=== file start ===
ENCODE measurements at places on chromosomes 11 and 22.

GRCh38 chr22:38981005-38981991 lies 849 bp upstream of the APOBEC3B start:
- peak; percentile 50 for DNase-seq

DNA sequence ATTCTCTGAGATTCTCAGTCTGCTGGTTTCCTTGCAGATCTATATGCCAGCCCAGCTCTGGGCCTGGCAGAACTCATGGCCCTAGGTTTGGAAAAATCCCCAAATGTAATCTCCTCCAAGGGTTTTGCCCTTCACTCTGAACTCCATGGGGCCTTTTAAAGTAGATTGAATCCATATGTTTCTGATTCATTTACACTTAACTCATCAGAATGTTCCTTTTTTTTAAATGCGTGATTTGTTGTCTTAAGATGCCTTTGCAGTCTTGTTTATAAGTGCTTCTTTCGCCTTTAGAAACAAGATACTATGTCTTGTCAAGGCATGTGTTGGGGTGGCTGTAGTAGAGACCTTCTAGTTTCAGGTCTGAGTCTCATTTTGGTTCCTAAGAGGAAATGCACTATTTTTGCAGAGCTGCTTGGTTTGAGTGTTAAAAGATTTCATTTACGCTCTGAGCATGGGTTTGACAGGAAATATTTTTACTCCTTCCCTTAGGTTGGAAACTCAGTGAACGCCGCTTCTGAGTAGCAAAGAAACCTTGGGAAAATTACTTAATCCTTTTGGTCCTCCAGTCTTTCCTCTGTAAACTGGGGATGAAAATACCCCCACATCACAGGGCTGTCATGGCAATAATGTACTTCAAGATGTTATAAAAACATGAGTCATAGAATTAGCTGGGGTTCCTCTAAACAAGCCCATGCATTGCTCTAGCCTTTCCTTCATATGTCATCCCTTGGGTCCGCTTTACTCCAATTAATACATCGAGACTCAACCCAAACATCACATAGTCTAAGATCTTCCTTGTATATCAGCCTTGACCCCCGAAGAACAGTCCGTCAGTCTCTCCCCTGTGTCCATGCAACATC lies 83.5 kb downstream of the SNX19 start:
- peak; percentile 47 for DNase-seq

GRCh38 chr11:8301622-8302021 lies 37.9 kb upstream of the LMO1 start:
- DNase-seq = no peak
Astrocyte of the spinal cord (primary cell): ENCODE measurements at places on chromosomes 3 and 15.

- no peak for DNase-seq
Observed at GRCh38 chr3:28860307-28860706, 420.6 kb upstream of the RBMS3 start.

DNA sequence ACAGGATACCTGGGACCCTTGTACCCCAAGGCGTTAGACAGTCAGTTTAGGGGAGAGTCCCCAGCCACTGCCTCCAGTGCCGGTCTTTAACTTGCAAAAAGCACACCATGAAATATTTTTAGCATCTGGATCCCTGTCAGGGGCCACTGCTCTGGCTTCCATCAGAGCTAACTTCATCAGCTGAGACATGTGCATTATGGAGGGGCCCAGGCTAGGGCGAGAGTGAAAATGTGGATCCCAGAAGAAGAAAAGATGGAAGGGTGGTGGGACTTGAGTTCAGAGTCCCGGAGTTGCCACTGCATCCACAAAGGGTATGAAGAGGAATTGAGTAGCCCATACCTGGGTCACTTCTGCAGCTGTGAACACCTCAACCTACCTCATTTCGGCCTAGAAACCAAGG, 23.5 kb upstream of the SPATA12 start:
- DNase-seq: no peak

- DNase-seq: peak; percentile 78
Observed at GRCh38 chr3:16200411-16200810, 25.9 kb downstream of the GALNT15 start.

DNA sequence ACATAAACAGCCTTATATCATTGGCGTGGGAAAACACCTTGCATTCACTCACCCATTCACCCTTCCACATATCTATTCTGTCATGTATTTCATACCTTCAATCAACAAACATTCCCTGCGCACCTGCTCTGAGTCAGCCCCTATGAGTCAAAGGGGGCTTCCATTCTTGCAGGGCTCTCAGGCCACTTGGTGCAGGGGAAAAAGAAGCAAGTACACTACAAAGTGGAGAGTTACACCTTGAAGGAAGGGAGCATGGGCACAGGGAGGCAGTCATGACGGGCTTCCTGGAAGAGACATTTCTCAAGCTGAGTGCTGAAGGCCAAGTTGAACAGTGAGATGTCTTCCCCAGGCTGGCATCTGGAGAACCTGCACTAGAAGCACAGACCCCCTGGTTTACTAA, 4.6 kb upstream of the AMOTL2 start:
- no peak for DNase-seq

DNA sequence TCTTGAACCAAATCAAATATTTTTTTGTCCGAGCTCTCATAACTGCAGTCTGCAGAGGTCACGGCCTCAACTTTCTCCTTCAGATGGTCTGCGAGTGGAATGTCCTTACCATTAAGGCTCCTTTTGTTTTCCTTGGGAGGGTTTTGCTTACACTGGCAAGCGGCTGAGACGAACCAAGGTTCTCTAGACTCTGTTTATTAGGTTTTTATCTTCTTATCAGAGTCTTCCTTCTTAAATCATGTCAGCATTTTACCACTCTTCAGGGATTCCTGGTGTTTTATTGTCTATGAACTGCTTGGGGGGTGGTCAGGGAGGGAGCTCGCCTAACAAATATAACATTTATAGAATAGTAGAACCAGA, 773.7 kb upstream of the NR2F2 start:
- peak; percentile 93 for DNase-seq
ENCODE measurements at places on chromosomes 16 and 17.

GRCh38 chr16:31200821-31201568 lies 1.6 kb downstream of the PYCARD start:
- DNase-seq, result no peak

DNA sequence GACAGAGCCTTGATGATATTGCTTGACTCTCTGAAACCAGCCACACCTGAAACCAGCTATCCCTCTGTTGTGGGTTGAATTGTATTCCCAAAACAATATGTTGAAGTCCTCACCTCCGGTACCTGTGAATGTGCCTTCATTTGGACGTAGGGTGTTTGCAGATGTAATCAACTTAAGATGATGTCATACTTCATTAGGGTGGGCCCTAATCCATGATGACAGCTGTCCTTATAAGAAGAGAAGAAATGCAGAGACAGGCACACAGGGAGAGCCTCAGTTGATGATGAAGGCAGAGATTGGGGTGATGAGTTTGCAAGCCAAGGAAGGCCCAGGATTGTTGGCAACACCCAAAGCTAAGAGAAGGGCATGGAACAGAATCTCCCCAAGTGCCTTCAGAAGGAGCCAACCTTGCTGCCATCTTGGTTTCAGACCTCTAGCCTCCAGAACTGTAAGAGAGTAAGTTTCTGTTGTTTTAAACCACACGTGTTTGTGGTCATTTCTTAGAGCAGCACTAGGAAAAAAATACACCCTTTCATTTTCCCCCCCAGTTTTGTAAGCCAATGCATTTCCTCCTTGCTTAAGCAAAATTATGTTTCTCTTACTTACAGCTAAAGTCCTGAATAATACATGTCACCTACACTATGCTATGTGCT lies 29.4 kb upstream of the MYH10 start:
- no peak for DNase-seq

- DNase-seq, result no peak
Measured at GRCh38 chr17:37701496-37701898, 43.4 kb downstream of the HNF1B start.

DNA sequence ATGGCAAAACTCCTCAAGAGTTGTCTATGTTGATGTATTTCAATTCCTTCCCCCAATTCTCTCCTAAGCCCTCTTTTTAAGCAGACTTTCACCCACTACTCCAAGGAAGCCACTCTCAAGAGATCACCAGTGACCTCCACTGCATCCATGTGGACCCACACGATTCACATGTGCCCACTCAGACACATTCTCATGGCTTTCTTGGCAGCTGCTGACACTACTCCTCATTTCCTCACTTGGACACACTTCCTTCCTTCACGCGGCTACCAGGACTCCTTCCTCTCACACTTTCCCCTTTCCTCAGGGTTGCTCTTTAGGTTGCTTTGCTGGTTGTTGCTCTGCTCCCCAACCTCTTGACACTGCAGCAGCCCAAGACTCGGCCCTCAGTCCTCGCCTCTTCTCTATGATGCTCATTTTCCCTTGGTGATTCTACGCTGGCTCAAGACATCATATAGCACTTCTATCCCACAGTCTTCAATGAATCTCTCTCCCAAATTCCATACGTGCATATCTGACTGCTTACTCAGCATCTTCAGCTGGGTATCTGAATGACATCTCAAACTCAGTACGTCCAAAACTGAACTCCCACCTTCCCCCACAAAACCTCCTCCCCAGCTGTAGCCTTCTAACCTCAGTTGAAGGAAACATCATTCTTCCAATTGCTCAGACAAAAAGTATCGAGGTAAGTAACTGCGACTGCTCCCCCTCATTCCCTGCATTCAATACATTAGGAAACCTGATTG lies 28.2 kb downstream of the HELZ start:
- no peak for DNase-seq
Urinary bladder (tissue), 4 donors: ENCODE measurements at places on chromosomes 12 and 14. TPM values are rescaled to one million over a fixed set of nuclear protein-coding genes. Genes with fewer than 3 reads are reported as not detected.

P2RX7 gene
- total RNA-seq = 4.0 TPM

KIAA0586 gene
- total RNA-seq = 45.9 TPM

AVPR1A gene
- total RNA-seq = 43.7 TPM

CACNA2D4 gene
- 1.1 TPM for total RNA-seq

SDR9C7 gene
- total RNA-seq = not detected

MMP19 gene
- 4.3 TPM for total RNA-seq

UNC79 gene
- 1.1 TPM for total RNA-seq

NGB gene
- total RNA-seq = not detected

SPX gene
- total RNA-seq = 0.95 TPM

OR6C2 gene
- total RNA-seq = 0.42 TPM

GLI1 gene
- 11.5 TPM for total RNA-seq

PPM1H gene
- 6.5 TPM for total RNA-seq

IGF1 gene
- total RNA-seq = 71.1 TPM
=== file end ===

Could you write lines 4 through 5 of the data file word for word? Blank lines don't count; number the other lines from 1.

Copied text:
DNA sequence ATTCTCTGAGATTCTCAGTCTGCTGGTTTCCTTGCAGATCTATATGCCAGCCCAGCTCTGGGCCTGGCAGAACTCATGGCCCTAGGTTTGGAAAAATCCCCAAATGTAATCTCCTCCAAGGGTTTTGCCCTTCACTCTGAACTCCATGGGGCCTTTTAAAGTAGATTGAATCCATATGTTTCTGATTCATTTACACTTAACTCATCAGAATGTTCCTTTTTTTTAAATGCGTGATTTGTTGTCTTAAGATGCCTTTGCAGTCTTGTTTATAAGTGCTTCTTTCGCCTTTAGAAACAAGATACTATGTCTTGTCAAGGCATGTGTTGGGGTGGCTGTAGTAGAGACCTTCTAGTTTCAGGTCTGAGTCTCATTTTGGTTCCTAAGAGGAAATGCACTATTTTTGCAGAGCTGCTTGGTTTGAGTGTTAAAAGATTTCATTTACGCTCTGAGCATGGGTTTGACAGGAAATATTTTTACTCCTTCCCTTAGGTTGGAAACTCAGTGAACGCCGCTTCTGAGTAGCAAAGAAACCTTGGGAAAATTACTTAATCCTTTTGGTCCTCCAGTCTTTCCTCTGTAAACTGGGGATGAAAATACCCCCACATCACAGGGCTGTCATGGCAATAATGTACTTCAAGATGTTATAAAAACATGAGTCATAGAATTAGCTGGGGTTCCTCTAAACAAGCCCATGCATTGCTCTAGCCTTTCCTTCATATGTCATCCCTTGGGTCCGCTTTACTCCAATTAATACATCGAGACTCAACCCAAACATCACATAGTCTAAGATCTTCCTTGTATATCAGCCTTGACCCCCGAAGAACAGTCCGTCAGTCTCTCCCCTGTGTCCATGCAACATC lies 83.5 kb downstream of the SNX19 start:
- peak; percentile 47 for DNase-seq